The four-day strike comes in the wake of an announcement by GE Aircraft Engines that they plan to cut 1,000 jobs by the end of the year and up to 1,800 more over the next two years. The Lynn plant stands to lose more than 40 jobs by January as part of this attack.
GE claims that the job cuts are a necessary response to the economic slump. But last July, GE signed a $1.9 billion deal with the U.S. Navy to produce 480 F414 engines at the Lynn plant. And with the company's $16 billion a year in profits, it's only the workers who are experiencing a slump.
The truth is, GE's downsizing is nothing new. In Lynn alone, GE has cut more than 5,000 union jobs over the last decade.
The struggle against GE's corporate greed is building nationally with major locals in Erie, Pa., and Schenectady, N.Y., also issuing strike notices because of job cuts. "The era of GE announcing engine orders at the front gate while secretly shipping our jobs out the back gate is over," Local 201 President Jeff Crosby told reporters about GE's attempt to move jobs to countries where it hopes to secure defense contracts. "[This] is just the latest example of what we're up against. They're very clearly saying, 'We need to shed people to increase our bottom line.'"
Meanwhile, IUE/CWA leaders are discussing another possible strike to take place next year at GE over rising health care costs. And next June, the contract is up and union leaders from GE's 14 unions are meeting soon to plan the national contract campaign.
By Donny Schraffenberger, steward, Teamsters Local 705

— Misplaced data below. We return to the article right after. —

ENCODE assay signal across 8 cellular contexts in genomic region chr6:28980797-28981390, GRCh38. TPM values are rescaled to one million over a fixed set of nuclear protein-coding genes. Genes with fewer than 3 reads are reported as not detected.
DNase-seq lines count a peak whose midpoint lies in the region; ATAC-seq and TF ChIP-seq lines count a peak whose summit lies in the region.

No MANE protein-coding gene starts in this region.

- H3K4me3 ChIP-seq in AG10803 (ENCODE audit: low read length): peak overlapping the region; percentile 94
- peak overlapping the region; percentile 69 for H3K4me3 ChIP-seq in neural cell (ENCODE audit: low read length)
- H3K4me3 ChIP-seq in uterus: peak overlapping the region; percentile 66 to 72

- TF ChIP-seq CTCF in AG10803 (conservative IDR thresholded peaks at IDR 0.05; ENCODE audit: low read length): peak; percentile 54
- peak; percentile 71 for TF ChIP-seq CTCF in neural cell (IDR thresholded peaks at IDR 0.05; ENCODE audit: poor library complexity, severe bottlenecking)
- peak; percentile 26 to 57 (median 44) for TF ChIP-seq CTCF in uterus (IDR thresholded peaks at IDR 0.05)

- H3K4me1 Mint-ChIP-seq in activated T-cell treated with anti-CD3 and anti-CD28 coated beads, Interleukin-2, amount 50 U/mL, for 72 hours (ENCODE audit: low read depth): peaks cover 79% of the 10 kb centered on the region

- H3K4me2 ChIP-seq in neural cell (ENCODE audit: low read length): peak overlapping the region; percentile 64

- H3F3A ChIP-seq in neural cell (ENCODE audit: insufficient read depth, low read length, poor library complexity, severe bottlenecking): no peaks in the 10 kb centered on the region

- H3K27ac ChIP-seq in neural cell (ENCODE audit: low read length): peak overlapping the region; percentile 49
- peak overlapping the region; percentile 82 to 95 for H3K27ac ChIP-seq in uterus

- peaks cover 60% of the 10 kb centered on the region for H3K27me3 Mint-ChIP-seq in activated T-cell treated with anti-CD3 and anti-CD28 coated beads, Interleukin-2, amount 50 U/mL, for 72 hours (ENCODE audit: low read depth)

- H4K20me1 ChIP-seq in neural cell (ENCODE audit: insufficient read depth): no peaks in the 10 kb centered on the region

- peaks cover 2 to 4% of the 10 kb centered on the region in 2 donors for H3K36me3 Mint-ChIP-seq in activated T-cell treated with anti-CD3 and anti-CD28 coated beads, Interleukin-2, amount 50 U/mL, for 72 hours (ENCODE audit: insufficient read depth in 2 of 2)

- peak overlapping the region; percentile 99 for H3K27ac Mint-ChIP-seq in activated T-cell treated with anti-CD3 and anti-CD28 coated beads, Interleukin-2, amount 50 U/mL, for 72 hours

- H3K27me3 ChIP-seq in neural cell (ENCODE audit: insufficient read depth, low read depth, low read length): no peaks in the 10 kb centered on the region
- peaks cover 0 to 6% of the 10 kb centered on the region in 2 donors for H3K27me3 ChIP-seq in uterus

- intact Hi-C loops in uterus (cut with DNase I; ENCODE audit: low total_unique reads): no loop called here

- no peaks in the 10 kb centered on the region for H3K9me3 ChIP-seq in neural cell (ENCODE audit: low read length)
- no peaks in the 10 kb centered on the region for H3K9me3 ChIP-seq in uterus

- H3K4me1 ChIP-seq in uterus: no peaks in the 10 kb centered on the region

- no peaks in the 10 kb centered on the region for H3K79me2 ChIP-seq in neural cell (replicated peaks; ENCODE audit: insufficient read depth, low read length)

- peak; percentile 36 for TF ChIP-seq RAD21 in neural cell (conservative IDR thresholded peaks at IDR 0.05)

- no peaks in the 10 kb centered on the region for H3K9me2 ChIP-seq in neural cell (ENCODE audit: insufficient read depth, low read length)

CLEVELAND--More than 200 reform Teamsters and activists met at the 27th annual Teamsters for a Democratic Union (TDU) Convention November 1-3.
The key speaker on the opening night was left-wing writer Studs Terkel. The following evening, Ken Riley, President of International Longshoremen's Association Local 1422 in Charleston, S.C., spoke on the Charleston Five victory and the attack on the West Coast dockworkers today.
Also addressing the convention was Tom Leedham, principal officer of Teamsters Local 206 in Oregon and twice a reform candidate for general president against James P. Hoffa.
The convention also highlighted inspiring struggles from meatpacking workers at Excel in Colorado and IBP in Washington State and movers in New York City.
An antiwar resolution proposed by this writer and Joe Allen, a shop steward in Local 705 in Chicago, was heartily received by many Teamsters. The resolution was modeled on one passed by a recent Local 705 membership meeting--but was tabled in a vote recommended by the TDU steering committee.
The result is that the longest-standing reform group in the labor movement is silent on the war drive against Iraq at a time when increasing numbers of union bodies are voting to oppose it.
The vote stood in sharp contrast to the convention workshop on "Building Labor and Community Alliances." Speaking along with Ken Riley was Bill Gibson, principal officer of Teamsters Local 96 in Washington, D.C. Gibson said that he opposed the Vietnam War when he was younger--and that his local is taking up the issue of war today.
Also, the convention didn't take up the question of why TDU criticized--but did not oppose--the recent UPS contract.
And although there were interesting reports from UPS Teamsters from across the country, we still need a more organized plan on how to take on the company on the shop floor. TDU's new "Guide to Enforcing the UPS National Contract" is good, and I encourage everyone to get a copy. But we also need a fighting strategy, like the one that workers at IBP in Washington state implemented--not just getting reformers elected to office on the lowest common denominator on being anti-Hoffa.